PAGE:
The second thing – once we recognize that the issue is there, it’s just a matter of us collectively coming together. Whether it’s at a small community level, or many communities altogether, to collectively build these resources and support systems that these people can come, they can talk to a professional counsellor, they can seek advice, they can seek guidance; they’re being bullied at school, they’re suffering with drugs and alcohol and all these things, and they can come and get a proper Islamic treatment. I honestly believe that this is the fault of us as community leaders. We’ve ignored this problem too long. It’s just about time we just have to wake up and stop investing in building buildings and invest in building people.
Ottawa is incredibly ethnoculturally diverse, but what we’ve been getting is “the Desi (South Asian) mosque,” “the Somali mosque,” “the Arab mosque,” and so on. What advice would you give about making the mosque more ethno-culturally diverse and inclusive?
So to diversify a mosque is really just one thing: to have different ethnicities of people involved in working in that mosque. I grew up in a predominately West-Indian community, but when I started becoming involved in this line of work and became an imam and got involved in these masjids, I realized that it was very, very easy to be selective and have certain individuals who had the proper qualifications and say, “Look: We need your help,” “We need you to be involved on the board level,” “We need you to be involved in this mosque” and “We could really use your skills” and throw aside where they came from. That was a really easy thing to do, but again, this goes back to an initial problem that has been lingering for so long which is, we were just so used to being in our own bubble. We just wanted our own people, our own food, our own snacks. We wanted those things that we were accustomed to, and we brought that mentality into the masjid, and it nested itself for so long.
This second generation of Muslims – I have to honestly say, at least based on my own experiences, in the last fifteen years of doing this work – honestly speaking, they are far more brilliant than that, and they’ve looked beyond that. They are actually focused on the work. So I think, and I feel very optimistic saying this, that the future of these masjids, once the older leaders complete their work and complete their service, this next generation is going to look beyond that. So it’s just really a matter of dedication and really focusing on the work that needs to be done.
Why did you decide to get into this work?
In terms of how I got started in this line of work, I come from a family where we have very much been practising the religion for some time. My father had already studied the religion as well, so it’s a family legacy kind of thing. My dad was, my uncles, were all in this line of work, so [it] was just, I guess, inevitable that at some point, I was going to fall into the same thing. And I went off to study – I fell in love with memorizing the Qur’an, and things just kind of snowballed from there. It was really Qur’an that opened the door for me. Once I established a relationship in just reciting and memorizing the Qur’an, the desire and the thirst just got that much stronger, and as a result, I pursued my studies overseas and came back and this is the thing that I love to do.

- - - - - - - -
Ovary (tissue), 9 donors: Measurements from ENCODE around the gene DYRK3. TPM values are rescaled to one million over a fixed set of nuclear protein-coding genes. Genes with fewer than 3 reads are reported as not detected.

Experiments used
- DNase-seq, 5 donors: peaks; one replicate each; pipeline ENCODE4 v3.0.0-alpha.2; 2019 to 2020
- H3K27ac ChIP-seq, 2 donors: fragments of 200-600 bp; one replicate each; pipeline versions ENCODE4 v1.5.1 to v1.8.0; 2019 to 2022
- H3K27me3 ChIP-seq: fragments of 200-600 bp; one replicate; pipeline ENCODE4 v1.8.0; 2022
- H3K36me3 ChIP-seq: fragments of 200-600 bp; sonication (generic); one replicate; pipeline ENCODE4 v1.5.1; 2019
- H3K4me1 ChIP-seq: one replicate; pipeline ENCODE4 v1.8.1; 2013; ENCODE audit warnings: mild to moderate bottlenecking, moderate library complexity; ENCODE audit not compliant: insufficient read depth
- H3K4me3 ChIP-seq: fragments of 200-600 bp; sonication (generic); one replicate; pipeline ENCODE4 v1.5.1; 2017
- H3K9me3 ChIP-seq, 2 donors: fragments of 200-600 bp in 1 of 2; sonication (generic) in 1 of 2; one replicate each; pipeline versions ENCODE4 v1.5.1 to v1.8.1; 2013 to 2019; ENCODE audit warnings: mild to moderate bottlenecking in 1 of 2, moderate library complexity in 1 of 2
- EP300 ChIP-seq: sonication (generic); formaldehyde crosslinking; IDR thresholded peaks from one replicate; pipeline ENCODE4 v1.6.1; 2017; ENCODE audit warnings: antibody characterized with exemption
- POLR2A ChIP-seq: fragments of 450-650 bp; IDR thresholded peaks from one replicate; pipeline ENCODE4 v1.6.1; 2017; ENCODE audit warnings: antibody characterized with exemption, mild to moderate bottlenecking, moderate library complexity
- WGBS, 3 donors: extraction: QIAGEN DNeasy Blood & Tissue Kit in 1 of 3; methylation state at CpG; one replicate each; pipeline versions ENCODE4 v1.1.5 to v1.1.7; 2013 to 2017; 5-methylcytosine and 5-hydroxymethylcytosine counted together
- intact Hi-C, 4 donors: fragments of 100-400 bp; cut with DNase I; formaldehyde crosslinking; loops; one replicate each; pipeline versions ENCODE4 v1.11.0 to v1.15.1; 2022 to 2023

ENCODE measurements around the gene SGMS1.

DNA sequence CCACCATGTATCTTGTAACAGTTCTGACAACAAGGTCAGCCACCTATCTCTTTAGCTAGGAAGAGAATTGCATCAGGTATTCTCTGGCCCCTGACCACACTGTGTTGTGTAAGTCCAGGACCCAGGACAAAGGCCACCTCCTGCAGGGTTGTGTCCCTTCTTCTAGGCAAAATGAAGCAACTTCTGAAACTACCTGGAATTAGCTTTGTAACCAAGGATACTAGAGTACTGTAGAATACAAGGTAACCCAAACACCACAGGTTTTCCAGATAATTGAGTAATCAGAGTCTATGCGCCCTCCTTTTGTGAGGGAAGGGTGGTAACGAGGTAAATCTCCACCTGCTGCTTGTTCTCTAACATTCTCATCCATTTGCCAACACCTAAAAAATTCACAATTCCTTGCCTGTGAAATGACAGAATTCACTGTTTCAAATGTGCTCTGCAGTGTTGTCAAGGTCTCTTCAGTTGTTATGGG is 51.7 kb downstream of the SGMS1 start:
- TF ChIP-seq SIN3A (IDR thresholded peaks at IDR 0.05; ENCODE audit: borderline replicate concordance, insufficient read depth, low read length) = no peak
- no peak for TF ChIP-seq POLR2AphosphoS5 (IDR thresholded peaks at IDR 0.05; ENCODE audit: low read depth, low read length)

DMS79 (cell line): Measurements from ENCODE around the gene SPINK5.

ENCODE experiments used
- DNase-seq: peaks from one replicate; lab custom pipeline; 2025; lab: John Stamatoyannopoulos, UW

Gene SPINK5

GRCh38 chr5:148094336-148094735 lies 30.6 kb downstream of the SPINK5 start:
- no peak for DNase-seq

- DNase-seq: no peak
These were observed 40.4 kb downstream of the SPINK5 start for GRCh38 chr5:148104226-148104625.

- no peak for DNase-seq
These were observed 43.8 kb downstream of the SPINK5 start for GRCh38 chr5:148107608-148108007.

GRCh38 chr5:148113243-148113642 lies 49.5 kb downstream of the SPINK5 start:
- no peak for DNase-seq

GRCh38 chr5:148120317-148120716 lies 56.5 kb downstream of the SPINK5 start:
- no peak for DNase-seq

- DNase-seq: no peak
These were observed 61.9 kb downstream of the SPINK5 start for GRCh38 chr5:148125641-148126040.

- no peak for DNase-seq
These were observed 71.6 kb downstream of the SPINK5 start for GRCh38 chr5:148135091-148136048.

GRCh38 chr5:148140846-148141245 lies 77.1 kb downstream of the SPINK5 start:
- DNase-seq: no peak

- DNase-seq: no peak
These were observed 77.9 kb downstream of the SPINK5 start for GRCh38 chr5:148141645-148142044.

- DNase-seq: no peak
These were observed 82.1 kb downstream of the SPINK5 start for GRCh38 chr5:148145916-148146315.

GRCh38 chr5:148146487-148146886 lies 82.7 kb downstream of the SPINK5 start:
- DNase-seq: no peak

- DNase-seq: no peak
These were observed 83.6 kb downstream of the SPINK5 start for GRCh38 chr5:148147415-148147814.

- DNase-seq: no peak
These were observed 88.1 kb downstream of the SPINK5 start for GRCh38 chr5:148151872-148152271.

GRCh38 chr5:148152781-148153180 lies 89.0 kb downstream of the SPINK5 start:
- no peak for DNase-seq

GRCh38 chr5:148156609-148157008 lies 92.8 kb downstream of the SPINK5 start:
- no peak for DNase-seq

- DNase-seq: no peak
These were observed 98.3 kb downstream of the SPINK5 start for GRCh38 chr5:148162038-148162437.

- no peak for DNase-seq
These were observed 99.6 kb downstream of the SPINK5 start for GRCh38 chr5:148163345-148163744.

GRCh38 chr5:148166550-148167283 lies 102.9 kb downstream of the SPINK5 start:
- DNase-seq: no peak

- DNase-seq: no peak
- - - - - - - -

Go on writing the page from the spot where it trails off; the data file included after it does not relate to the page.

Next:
How do you feel that imams can start to understand the social realities of their communities?
The reality is that the times have changed, the level of fitna (civil strife) and trials and decisions for youth have become that much more complicated. The questions that youth asking are far more intelligent, because remember, these youth now are going into educational systems where they’re taught theories about life, the purpose of creation, anthropology and all of these different things, so their questions now are more, “Why this?” “Why that?” They want to logicalize everything. It’s not about just, “Here’s the verse, here’s the hadith, take it and goodbye.” Once upon a time, it worked.
An example I use all the time is back in the day, you could tell a child, “Hey, be good to your parents, because they have birth to you,” and a child will say, “Yes, you’re right.” Today, in 2015, if you tell the child the same thing, they’ll be like, “Well why? My parents weren’t good to me, my dad doesn’t support me. Why should I be good to them?” So now you have to sit there and you have to be far more intelligent and far more critical. That requires all imams and Muslim leaders to, number one, understand the problems of their community (you’re never really an imam now unless you do that). So you have to be well-engaged in the problems, be well aware of what the issues are, and to really, really stay in touch with the news, stay in touch with the youth, stay in touch with the community, have interactive programs, keep yourself as engaged as possible. This is the new phenomenon that every Muslim leader out there needs to have, at least in this part of the world, and I think once that happens, then the engagement or that connection between the youth and the rest of the Muslim community will be there.
What are your hopes for the future, with regard to Muslim youth?
My hopes are many. I can’t choose one. I’ll choose a few. My hope for these young people is that they get involved. They learn their religion authentically – with a teacher, and don’t make “Sheikh Google” and “Sheikh Youtube” and all these things the source of their knowledge, because these are the things that have led these youth to be radicalized and to be extreme and to hold these really bizarre views that are unheard of in our Islamic history. My hope is that these young people will actually take knowledge seriously, by finding qualified men or women out there.
Secondly, I hope that they get involved in these communities, even if it means to at least volunteer some of their time, but really get involved, give some of your time and effort back to this community. Those are the two main things that I hope for the community and those are the two main things that drive me and push me to do the work that I do – to educate, and say to these young people, “Hey, now that you’ve learned that, I want you to lead the prayer. I want you to organize a conference. I want you to organize this” and really give them that leadership. After that, whatever hope that I have, it is only in the hands of Allah that our success will come from.
This article was produced exclusively for Muslim Link and should not be copied without prior permission from the site. For permission, please write to firstname.lastname@example.org.